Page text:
Winter Birds to Watch for and How to Attract Them
You may not be able to go out birding as often as you’d like in freezing temperatures and stormy days, but when these winter birds regularly visit your backyard, you may find that winter is your best birding season.
10 Most Anticipated Winter Birds
While many of your backyard birds will hang around all year, these species are more likely to be winter visitors and they can be a great surprise to see at your feeders.
- Dark-Eyed Junco: These energetic birds are easily recognized by their pale bills, dark hoods, and white outer tail feathers that flash when they fly. Juncos are often one of the first winter birds to arrive, and may be visiting feeders well before snow falls.
- White-Throated Sparrow: The bold white throat of this sparrow is a great field mark, but also look for a small yellow patch in front of the eye and the black-and-white striping on the head.
- Purple Finch: While many areas have these brown, streaky finches with a strong raspberry wash throughout the year, they are much more widespread in winter. Females lack the raspberry coloration, but both sexes may seem large and stocky.
- Red Crossbill: These heavyset finches have a distinctive criss-crossed bill that they use to pry into pine cones and open large seeds. Males are an allover rich red color, but females are a muted olive-yellow.
- Common Redpoll: These finches are tiny and have small, delicate yellow bills. The chin often shows a black patch, and the bright red cap on the head is distinctive. The body may be almost plain white or heavily streaked with blurry gray-black lines.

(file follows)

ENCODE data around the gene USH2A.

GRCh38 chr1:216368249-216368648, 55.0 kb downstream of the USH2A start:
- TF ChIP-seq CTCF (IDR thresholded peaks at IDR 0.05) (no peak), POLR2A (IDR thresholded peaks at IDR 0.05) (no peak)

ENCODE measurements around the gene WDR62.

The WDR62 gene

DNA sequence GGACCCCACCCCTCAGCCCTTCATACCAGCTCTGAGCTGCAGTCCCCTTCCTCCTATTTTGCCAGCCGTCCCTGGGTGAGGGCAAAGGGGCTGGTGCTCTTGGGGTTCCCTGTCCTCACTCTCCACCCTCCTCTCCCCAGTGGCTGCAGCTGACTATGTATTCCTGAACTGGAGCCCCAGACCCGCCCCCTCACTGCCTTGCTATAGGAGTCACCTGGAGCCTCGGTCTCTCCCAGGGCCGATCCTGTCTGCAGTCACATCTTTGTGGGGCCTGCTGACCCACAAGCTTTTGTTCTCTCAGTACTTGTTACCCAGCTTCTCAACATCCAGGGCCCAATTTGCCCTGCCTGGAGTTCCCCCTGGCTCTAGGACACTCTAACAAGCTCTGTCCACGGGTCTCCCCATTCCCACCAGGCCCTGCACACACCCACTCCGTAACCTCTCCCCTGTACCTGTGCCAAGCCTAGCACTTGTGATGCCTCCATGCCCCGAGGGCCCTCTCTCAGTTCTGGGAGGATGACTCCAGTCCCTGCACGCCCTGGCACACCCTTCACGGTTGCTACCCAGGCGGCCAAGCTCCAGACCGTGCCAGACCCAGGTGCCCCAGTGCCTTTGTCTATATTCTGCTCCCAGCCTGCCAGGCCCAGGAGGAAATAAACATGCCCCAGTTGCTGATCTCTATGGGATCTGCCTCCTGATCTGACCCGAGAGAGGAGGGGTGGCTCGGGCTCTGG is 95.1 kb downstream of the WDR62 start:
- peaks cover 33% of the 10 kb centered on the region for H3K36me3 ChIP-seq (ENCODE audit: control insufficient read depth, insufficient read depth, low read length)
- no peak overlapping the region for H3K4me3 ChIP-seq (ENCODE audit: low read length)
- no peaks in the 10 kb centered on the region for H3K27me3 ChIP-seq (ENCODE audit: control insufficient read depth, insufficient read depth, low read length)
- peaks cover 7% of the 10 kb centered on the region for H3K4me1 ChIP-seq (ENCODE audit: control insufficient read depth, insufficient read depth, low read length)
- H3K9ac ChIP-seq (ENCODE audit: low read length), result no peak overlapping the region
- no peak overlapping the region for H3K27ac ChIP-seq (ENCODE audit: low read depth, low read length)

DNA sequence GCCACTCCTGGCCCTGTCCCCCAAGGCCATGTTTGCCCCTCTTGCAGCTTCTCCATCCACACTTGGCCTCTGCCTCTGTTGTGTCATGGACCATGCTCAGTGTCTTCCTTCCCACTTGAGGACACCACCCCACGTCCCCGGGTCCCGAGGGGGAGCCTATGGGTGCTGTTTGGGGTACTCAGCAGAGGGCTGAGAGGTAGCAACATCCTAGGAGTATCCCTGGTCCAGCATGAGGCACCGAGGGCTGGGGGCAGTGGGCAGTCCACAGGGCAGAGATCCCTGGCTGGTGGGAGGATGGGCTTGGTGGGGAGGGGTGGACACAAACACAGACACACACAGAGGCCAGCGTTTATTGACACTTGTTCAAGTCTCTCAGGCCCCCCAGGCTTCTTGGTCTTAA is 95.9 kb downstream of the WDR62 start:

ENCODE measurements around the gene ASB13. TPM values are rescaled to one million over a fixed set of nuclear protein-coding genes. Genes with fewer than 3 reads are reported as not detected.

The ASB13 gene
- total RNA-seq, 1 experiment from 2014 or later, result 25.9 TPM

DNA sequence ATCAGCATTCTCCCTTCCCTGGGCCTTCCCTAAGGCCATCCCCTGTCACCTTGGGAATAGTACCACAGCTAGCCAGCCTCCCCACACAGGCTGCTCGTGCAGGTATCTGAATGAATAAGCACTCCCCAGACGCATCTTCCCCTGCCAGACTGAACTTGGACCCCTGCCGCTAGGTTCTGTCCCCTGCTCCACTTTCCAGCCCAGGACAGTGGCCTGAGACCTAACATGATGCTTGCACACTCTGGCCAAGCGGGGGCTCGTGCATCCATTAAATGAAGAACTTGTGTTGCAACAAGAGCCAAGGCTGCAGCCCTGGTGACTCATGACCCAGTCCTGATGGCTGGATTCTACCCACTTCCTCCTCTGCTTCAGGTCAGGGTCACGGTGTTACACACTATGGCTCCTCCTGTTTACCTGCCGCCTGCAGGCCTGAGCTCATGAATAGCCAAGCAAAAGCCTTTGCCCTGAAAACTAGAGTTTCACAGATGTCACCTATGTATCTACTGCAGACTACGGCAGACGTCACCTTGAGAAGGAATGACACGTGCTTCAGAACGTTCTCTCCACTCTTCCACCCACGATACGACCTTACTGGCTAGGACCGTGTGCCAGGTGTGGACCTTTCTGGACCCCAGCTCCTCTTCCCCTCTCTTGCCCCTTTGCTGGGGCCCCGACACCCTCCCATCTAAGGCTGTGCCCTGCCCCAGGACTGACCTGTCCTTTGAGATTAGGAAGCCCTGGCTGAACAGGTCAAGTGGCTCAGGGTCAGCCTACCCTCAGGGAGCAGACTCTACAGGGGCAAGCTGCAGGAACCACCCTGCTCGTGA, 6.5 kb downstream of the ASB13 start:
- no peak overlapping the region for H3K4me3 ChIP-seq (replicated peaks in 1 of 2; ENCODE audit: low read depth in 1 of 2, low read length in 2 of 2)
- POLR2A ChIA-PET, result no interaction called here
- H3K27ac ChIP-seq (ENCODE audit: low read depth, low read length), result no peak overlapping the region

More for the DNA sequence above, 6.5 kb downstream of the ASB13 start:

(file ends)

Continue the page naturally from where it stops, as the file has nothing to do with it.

- Pine Siskin: These feisty finches are often confused for house finches, but the yellow patch that flashes on their wings is a great clue for proper identification. Also look for their sharply pointed bill and aggressive behavior at feeders.
- Evening Grosbeak: A relatively large songbird, the male evening grosbeak is highly sought after as a backyard visitor, and be sure to note his black-and-white wings and broad yellow eyebrow. Females are less boldly colored but still have a pale yellow bill.
- American Tree Sparrow: These sparrows may start arriving in late fall, and can be recognized by their chestnut cap, bicolored bill, and the dark spot in the center of their otherwise unmarked breast.
- White-Crowned Sparrow: Found in some places year-round, this boldly marked sparrow is much more widespread in winter and easily visits feeders. Look for the stark black-and-white head, pale bill, and spotted wing bars on this visitor.
- Cedar Waxwing: These fruit-loving birds are sporadic winter visitors, but travel in flocks and descend on fruit trees for sweet treats wherever they are found. The jaunty crest, creamy tan plumage, white and yellow underside, and black bandit mask are great identification clues.
Attracting Winter Birds
The exact birds you have visit your yard in winter will depend on how well you meet winter birds’ needs for food, water, and shelter. To entice more winter visitors to your backyard…
- Food: Offer sunflower seeds, suet, and Nyjer (thistle) seed in several feeders, and keep ground-feeding areas clear for sparrows and juncos to enjoy. Platform feeders should be covered to keep off the snow, and large feeders can more easily accommodate hungry winter flocks.
- Water: Birds needs water just as much on cold days as they do on hot ones, and it takes a lot of energy for them to melt snow or ice to drink. Add a heater to your bird bath or invest in a heated bird bath to offer liquid water on the chilliest days, and be sure the bath is clean and full.
- Shelter: Birds seek out shelter during the harshest winter storms, and if your backyard provides safe shelter, they will take advantage of it. Evergreen and conifer trees are ideal, or you can build a brush pile in a sheltered location for birds to use. Roosting boxes are another option to keep birds safe and snug.
There are many great birds to look forward to in winter, and if you take steps to offer them the food, water, and shelter they need, you’ll be surprised at how many different winter birds visit your backyard.